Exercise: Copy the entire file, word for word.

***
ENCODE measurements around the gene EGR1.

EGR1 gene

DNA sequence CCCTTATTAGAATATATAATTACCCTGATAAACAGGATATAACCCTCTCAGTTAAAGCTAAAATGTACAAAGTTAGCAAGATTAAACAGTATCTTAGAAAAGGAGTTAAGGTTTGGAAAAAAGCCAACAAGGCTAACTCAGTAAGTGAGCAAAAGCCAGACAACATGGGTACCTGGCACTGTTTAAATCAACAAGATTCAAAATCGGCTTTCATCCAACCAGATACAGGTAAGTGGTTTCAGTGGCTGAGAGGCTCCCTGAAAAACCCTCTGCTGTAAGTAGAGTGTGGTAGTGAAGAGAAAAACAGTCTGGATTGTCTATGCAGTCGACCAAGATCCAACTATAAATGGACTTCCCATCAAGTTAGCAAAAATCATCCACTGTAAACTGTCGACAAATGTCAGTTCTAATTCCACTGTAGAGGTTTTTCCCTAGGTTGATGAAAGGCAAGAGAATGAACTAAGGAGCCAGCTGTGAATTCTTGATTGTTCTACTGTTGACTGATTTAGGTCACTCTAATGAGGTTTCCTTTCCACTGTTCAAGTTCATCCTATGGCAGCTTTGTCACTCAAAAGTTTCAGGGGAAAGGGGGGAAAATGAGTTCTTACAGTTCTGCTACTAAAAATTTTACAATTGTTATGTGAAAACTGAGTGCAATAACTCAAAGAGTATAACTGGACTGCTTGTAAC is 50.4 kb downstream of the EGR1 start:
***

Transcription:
ENCODE measurements around the gene EGR1.

EGR1 gene

DNA sequence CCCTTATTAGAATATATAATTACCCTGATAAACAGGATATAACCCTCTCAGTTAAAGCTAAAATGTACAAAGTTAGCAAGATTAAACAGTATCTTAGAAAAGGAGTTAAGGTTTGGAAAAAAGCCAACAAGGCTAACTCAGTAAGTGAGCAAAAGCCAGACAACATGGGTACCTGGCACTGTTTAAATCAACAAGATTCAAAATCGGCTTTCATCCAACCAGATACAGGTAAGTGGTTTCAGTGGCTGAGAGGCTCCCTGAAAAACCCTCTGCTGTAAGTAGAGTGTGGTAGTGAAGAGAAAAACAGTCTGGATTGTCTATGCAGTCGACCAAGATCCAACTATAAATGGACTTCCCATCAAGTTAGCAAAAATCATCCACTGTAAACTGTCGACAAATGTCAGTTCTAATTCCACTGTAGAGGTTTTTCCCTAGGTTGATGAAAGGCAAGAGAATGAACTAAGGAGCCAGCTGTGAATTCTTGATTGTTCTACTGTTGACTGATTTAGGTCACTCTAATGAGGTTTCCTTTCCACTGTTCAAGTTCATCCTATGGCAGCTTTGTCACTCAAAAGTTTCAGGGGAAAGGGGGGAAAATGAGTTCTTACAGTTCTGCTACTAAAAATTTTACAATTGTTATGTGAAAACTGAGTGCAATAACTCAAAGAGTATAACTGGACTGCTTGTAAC is 50.4 kb downstream of the EGR1 start: